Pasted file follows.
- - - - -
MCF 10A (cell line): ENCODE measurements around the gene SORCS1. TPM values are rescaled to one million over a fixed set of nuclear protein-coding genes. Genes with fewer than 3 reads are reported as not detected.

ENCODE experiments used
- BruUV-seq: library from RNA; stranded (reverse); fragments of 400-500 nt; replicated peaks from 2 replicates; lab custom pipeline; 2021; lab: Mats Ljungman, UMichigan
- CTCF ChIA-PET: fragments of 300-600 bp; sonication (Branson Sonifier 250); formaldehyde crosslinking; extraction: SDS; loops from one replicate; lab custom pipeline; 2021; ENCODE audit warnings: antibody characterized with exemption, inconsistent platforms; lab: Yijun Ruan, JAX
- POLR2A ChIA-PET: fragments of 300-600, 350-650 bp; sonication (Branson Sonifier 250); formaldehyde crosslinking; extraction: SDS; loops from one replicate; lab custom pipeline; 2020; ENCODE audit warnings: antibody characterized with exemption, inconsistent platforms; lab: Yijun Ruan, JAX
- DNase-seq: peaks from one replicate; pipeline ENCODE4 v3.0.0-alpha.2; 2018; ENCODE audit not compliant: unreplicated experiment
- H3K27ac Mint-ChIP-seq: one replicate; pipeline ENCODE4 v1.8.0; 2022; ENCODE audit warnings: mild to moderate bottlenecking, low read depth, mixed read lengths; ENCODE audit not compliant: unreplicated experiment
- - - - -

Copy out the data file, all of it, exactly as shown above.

MCF 10A (cell line): ENCODE measurements around the gene SORCS1. TPM values are rescaled to one million over a fixed set of nuclear protein-coding genes. Genes with fewer than 3 reads are reported as not detected.

ENCODE experiments used
- BruUV-seq: library from RNA; stranded (reverse); fragments of 400-500 nt; replicated peaks from 2 replicates; lab custom pipeline; 2021; lab: Mats Ljungman, UMichigan
- CTCF ChIA-PET: fragments of 300-600 bp; sonication (Branson Sonifier 250); formaldehyde crosslinking; extraction: SDS; loops from one replicate; lab custom pipeline; 2021; ENCODE audit warnings: antibody characterized with exemption, inconsistent platforms; lab: Yijun Ruan, JAX
- POLR2A ChIA-PET: fragments of 300-600, 350-650 bp; sonication (Branson Sonifier 250); formaldehyde crosslinking; extraction: SDS; loops from one replicate; lab custom pipeline; 2020; ENCODE audit warnings: antibody characterized with exemption, inconsistent platforms; lab: Yijun Ruan, JAX
- DNase-seq: peaks from one replicate; pipeline ENCODE4 v3.0.0-alpha.2; 2018; ENCODE audit not compliant: unreplicated experiment
- H3K27ac Mint-ChIP-seq: one replicate; pipeline ENCODE4 v1.8.0; 2022; ENCODE audit warnings: mild to moderate bottlenecking, low read depth, mixed read lengths; ENCODE audit not compliant: unreplicated experiment